>brush, and grass, and has since become arid. Much evidence also
>indicates that, as is the case in many of the world's drylands, livestock
>grazing was a significant contributor to this aridification. Contemporary
>livestock herding over more than 2/3 of the USA-sized, sandy, barren
>wasteland we now call the Sahara Desert continues to deplete what
>scant soil, vegetation, and water sources remain. Stock raising is
>carried on wherever possible with little regard for sustained yield or
>environmental consequences. However, livestock ownership here is
>less a matter of survival than tradition, honor, and glory.
>
>The region all along the northern coast of Africa and south for many
>miles into the interiors of Tunisia, Algeria, and Morocco was 2000
>years ago extensively utilized to provide livestock and crops to the
>Roman Empire. Much of it was covered with forests. Today, the
>climate has not changed much, but the area is largely desolate. WC.
>Lowdermilk writes:
>Over a large part of the ancient granary of Rome we found the soil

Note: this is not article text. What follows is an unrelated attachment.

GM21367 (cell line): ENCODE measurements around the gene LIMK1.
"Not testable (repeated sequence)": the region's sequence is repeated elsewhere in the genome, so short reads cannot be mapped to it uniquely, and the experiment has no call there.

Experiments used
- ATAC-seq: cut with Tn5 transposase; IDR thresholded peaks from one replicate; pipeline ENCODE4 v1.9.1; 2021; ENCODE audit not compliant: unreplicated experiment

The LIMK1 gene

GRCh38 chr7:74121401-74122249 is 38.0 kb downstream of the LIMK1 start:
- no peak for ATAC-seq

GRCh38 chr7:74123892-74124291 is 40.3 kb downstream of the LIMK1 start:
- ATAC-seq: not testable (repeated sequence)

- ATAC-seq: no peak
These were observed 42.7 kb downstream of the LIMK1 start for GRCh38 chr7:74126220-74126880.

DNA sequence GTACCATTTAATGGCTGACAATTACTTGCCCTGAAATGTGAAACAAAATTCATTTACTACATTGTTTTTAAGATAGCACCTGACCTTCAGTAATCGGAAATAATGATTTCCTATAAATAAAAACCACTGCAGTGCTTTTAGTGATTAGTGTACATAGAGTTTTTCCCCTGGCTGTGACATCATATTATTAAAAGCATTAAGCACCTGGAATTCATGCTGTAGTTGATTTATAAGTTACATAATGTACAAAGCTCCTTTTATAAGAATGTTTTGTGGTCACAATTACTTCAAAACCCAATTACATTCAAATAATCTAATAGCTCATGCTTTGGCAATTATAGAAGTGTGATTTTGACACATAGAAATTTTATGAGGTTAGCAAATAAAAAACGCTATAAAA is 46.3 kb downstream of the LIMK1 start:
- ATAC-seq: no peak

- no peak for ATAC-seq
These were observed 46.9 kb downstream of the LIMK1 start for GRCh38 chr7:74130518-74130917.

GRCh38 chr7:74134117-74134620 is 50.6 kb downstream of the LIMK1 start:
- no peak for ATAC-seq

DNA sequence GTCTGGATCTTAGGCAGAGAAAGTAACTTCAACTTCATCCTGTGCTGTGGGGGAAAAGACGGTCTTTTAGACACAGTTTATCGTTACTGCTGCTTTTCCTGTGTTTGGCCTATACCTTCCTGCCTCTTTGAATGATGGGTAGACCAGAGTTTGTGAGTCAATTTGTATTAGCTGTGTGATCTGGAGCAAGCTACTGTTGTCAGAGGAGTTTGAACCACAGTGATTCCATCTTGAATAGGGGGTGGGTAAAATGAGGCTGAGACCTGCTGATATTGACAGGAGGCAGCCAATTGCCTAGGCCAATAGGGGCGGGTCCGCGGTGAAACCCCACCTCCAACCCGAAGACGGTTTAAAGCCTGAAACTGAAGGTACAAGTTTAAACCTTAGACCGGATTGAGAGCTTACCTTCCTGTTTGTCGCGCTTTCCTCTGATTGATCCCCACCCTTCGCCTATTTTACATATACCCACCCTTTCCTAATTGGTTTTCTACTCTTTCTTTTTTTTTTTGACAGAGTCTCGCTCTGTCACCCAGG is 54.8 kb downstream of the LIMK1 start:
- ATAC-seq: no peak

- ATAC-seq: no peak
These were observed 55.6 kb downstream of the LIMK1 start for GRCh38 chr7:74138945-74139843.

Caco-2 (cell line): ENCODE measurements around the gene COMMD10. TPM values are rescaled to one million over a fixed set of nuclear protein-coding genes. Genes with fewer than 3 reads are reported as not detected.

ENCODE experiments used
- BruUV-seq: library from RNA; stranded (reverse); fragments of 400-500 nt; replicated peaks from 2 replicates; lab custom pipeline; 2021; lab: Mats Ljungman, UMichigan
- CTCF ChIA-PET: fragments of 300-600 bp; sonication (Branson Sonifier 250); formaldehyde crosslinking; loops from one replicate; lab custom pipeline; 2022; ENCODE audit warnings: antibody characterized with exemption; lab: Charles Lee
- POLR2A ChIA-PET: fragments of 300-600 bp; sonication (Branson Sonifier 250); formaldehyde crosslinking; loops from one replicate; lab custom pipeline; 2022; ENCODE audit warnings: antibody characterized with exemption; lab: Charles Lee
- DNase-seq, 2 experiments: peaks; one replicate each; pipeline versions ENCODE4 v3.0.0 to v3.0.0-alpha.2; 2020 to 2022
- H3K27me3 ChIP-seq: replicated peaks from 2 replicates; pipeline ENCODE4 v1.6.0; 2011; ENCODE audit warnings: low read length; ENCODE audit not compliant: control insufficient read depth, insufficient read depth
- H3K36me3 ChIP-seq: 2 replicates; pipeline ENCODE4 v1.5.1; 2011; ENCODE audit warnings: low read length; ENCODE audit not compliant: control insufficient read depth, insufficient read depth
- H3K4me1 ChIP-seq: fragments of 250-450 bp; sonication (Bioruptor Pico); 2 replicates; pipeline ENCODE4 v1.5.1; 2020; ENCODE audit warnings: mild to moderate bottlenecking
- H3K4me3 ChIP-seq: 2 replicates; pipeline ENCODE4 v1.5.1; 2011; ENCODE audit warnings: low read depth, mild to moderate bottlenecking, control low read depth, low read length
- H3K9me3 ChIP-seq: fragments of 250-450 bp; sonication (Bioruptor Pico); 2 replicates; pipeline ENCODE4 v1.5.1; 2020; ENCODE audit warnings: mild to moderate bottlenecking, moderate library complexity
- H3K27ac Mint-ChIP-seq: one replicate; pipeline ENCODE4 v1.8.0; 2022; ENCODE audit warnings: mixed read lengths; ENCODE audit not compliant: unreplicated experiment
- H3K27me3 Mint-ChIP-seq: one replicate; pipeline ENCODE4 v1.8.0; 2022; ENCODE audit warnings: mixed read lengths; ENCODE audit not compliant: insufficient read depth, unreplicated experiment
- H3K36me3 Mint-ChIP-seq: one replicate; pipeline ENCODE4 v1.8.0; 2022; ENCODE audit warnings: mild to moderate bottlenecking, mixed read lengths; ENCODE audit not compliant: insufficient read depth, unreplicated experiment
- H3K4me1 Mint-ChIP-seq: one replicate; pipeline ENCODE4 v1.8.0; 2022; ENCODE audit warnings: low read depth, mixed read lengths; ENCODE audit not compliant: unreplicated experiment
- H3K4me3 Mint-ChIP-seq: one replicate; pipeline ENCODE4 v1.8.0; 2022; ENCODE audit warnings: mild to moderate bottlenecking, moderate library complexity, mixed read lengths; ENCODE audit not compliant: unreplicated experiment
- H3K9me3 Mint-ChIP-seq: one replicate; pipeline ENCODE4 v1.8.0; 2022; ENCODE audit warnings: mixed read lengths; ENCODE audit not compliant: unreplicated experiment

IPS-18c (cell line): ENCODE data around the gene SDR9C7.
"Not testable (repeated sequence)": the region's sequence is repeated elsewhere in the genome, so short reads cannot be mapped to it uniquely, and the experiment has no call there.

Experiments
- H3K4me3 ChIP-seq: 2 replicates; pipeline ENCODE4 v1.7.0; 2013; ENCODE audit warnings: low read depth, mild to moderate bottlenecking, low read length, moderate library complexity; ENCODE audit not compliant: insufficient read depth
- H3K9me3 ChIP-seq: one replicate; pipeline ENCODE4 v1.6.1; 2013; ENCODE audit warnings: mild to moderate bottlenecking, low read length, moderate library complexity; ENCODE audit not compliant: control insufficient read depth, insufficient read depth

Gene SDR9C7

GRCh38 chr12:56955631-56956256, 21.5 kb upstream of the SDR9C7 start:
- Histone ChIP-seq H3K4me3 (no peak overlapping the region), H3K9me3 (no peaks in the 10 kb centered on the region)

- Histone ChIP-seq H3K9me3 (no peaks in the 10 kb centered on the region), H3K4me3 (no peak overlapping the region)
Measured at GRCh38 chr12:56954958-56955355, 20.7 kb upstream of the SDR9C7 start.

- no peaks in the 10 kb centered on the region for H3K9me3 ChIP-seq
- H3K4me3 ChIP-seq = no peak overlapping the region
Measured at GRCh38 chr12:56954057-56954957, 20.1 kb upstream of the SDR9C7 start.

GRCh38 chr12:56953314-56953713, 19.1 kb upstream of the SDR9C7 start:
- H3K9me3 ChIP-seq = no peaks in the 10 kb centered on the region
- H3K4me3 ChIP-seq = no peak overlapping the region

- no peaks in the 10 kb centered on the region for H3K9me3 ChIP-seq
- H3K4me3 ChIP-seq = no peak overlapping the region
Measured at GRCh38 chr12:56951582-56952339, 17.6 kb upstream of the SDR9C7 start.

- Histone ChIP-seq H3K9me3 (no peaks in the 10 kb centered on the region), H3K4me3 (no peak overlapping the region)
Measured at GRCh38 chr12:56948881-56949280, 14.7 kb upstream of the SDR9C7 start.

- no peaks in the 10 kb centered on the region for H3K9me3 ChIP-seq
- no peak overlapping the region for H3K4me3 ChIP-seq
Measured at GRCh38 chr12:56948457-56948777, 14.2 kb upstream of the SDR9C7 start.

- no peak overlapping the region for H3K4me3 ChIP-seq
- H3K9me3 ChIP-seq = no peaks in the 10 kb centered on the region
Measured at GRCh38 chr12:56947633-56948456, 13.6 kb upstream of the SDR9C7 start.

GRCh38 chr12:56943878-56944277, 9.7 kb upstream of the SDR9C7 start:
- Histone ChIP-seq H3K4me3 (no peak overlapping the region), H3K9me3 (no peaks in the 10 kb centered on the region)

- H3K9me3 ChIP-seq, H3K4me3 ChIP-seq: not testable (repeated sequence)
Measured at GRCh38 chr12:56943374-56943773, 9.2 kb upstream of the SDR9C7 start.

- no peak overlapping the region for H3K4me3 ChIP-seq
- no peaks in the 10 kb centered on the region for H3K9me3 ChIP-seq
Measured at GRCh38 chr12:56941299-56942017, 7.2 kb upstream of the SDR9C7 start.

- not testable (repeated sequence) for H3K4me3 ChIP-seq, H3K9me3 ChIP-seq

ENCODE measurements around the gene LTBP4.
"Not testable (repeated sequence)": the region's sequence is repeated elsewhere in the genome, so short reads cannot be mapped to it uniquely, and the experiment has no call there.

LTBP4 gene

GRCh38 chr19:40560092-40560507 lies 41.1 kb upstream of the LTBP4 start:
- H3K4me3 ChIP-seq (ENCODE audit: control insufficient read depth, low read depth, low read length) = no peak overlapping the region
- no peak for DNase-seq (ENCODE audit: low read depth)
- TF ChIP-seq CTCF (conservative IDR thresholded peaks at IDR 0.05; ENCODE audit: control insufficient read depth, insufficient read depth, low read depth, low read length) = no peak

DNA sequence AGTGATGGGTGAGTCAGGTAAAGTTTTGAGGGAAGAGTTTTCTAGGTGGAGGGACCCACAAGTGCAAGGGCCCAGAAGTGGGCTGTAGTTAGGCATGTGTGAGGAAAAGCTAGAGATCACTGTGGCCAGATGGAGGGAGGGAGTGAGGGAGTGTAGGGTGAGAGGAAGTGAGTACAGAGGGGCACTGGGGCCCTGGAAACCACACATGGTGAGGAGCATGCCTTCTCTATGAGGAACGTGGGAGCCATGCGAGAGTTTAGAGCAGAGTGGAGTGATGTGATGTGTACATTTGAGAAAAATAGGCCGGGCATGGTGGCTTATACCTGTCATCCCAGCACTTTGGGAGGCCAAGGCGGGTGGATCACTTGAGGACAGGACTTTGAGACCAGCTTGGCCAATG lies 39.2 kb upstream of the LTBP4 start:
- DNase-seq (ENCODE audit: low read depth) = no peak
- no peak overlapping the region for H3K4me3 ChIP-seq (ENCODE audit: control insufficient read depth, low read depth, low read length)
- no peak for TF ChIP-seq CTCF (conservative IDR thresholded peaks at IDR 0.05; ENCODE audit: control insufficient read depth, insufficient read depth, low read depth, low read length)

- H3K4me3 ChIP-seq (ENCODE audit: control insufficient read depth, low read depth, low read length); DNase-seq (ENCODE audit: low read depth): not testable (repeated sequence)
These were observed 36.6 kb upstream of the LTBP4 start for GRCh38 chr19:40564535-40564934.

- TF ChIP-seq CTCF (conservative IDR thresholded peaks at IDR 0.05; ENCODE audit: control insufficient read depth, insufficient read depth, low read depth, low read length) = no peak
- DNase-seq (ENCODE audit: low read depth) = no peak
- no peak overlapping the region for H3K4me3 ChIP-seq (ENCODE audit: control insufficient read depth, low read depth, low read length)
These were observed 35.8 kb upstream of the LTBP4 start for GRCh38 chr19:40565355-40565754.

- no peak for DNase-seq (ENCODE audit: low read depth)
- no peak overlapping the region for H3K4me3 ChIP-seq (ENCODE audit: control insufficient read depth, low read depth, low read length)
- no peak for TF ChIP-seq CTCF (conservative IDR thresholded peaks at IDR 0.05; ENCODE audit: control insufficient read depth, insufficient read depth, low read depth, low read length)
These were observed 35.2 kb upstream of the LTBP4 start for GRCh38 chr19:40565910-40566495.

>washed off to bedrock and the hills seriously gullied as a result of
>overgrazing... With the coming of the grazing culture, brought in by
>invading nomads from Arabie; erosion was unleashed by overgrazing
>of the hills. We can see here on the landscape how the soil mantle
>was washed off the upper slopes to bedrock Accelerated run off
>from the bared rock cut gullies into the upper edge of the soil mantle,
>working it downhill as if a great rug were being pulled off the hills.
>In this manner has the country been seriously damaged, and the
>capacity to support a population much reduced. (Lowdermilk 1975)
>
>Today, the region is still tremendously overgrazed by millions of
>cattle and tens of millions of sheep and goats. The United Nations
>reports that "Rangelands have been overgrazed with three head of
>cattle where only one could thrive .... Two-thirds of the land area